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Flashcards in Haematology - PCV Deck (18)
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1

What should blood be for haematology testing?

Room temperature.

Clot free.

Fresh (no more than 24hrs old, one hour for blood smears ).

EDTA anticoagulated (Heparin is used for some exotics species).

2

What are the two parts of a haematology assessment?

Numerical results (quantitative)


Cell morphology (qualitative)

3

Describe quantitative assessment

This looks at the quantity of a range blood parameters and is commonly carried out using a wide range of commercial analysers. Some of the basic tests can/ should also be performed manually.

4

Define a HCT/PCV quantitiative assessment

This is a measurement of the portion of blood that is made up of red blood cells and is expressed as a percentage.

5

What does a high PCV indicate?

A high percentage indicates that there are a high number of red blood cells within the sample and a low amount of plasma. This could potentially indicate dehydration or polycythaemia.

6

What might a ow percentage PCV indicate?

The lower the percentage the less red blood cells are contained within the sample and the more plasma. This could potentially indicate anaemia or aggressive fluid therapy administration.

7

What equipment is needed for a quantitative assessment?

Latex gloves



Fresh blood sample (EDTA)



Plain capillary tube



Tissue


Cristaseal (plasticine)



Microhaematocrit centrifuge



Hawksley reader or equivalent

8

What is the role of a centrifuge during PCV assessments?

Centrifugation of the prepared sample separates the blood into its component parts.

9

Describe the appearance and what this means once a PCV has been centrifuged

The top, straw coloured, layer consists of plasma containing water, proteins, glucose, clotting factors and electrolytes.



WBC’s form the middle layer known as the ‘buffy coat’.



RBC’s, which are the heaviest particles fall to bottom of the haematocrit tube.

10

How do you calculate the PCV percentage?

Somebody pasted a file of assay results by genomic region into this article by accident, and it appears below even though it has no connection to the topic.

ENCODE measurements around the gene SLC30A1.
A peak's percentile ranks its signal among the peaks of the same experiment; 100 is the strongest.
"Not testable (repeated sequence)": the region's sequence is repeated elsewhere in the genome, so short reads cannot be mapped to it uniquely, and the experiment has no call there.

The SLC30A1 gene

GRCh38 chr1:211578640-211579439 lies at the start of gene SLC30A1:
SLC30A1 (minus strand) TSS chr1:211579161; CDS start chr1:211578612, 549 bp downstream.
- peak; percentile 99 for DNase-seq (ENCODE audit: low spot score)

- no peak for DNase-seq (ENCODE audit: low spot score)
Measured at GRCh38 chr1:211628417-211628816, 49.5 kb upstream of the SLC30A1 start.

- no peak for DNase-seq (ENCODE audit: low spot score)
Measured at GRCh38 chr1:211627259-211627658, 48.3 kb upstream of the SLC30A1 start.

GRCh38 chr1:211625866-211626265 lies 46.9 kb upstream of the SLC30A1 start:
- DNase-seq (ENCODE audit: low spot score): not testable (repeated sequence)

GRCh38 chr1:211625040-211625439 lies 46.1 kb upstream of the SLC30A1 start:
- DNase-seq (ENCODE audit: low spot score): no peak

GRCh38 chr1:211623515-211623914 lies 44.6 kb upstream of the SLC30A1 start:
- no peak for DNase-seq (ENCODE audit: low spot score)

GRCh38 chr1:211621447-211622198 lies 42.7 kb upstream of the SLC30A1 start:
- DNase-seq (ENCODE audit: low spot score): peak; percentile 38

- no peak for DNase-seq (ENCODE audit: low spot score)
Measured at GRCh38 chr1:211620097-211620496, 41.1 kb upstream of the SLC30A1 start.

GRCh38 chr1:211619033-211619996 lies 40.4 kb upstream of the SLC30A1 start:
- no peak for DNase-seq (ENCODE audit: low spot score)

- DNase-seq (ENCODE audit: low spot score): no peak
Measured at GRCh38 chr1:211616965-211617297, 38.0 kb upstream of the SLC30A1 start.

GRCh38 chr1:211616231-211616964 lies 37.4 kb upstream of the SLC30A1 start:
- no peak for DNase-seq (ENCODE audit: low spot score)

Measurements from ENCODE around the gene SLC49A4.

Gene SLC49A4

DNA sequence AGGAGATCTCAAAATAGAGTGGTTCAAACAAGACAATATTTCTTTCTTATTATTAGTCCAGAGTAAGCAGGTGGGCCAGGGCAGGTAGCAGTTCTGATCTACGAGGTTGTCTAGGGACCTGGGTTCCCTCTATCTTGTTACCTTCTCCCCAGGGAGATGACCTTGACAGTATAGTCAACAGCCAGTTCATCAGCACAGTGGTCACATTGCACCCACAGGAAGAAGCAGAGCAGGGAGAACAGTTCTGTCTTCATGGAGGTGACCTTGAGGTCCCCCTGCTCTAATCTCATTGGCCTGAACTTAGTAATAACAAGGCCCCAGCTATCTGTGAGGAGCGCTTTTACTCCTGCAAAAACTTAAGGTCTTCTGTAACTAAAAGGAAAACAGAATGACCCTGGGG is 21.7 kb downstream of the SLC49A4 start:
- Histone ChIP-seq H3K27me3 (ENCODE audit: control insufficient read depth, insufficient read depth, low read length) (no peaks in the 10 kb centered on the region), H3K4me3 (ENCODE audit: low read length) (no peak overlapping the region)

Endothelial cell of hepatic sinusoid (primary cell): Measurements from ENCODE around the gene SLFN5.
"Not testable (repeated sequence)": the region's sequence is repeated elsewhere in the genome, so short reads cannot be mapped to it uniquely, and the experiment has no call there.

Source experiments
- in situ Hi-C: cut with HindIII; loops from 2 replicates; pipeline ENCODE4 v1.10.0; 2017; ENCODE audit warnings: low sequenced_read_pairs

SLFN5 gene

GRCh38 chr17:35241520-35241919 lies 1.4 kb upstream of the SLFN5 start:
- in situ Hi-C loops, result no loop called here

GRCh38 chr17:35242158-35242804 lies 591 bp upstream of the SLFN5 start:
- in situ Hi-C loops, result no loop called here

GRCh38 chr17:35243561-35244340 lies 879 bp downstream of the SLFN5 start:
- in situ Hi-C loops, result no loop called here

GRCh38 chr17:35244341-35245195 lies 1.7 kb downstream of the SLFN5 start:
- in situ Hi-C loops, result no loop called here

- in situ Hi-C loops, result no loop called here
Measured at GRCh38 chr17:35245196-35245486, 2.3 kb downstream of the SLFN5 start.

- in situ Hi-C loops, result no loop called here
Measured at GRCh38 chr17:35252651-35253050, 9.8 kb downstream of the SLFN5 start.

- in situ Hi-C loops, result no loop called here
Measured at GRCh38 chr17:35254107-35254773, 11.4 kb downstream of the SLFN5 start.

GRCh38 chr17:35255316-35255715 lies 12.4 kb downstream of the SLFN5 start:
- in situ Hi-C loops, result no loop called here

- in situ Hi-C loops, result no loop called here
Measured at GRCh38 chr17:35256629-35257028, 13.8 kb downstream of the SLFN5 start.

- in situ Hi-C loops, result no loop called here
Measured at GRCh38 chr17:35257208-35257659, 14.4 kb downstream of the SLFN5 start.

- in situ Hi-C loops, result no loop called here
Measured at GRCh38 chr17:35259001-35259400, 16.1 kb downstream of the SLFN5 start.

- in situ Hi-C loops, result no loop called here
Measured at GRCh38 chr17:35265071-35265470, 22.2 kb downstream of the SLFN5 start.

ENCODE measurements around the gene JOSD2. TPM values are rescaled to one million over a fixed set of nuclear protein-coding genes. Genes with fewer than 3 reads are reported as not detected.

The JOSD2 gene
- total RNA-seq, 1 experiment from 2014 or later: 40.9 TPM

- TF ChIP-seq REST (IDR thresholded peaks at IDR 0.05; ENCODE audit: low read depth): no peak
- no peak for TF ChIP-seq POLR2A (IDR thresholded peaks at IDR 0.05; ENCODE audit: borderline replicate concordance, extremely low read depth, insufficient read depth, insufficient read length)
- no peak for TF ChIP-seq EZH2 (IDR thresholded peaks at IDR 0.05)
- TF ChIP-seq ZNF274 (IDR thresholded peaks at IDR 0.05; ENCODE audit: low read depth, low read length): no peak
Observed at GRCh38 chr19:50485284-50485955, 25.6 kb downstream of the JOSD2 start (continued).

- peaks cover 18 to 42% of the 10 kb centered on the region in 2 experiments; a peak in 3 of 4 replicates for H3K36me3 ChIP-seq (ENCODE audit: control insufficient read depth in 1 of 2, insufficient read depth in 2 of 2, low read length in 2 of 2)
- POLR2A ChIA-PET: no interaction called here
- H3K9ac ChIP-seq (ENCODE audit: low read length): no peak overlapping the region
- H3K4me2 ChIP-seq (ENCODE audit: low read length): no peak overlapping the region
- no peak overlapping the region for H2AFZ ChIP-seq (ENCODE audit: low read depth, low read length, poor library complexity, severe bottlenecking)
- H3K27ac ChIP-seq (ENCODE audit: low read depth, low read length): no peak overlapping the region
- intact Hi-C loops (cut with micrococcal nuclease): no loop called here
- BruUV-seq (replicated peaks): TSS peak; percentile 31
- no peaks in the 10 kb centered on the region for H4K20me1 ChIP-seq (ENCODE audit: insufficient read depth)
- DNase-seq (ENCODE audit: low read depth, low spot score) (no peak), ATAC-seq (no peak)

Automated haematology analysers will perform a haematocrit, however the manual PCV is deemed most accurate.



To ensure accuracy it is considered ‘best practice’ to obtain a mean result from at least 4 sample.



A number of PCV readers are available for use:

The ‘Hawksley’ reader is the most common

The stat spin microhaematocrit reader.

A ruler

11

What are the average reference ranges for PCV in dogs and cats?

Dogs = 37-55%

Cats = 24-45%

12

What does each 1% PCV increase indicate?

10ml/kg fluid loss has occurred and should be added on to the fluid therapy deficit calculation.

13

Why are greyhounds considered differently when carrying out a PCV assessment?

Certain Sighthound breeds of dog e.g. greyhounds can have a healthy high-normal PCV, HCT, RBC, MCV, MCHC.



This is considered partly due to selective breeding for athleticism and high oxygen carrying capacity for superior track performance.

14

What is total protein?

Total protein (also referred to as total solids) is the amount of albumin and globulin contained within the plasma/serum.



This test gives an approximation of this value as plasma will also contain non-protein solids - glucose, cholesterol, clotting factors, urea etc.



It provides a quick guide to the mechanisms for an increase or decrease in PCV readings.



More accurate total protein readings should be obtained from a chemistry analyser or panel.

15

What equipment is needed to carry out a TP assessment?

Gloves



Nail clippers



A recently centrifuge microhaematocrit tube.



A refractometer (as used for urinary specific gravity)



Distilled water



Tissue

Kidney dish.

16

How do you calibrate the refractometer?

To ensure accuracy of results it is important to calibrate the refractometer using distilled water.



Place 1-2 drops of distilled water on to the reading plate.



Hold the unit up to a good light source and look through the eye piece.



The blue section should begin at the 1.000 line on the urine Sg scale on the right hand side. This scale is used for calibration ONLY for a TP reading.

17

Describe the required technique for TP assessment

Wearing gloves, take the spun haematocrit tube between tube and for finger on both hands. Carefully Snap the tube (just above the buffy coat layer) to separate out the RBC and plasma portions of the sample

A set of nail clippers can be used to cut the tube if it is difficult to break

Holding the tube between thumb and forefinger place 2-3 drops of plasma onto the reading plate.



Hold the unit up to your eye and read and record the TP using the ‘serum P’ scale on the left hand side.



Record your findings using the units g/dl (grams per decilitre)

18

What are the average reference ranges for TP in dogs and cats?

Dog and cats = 6-7.5g/dl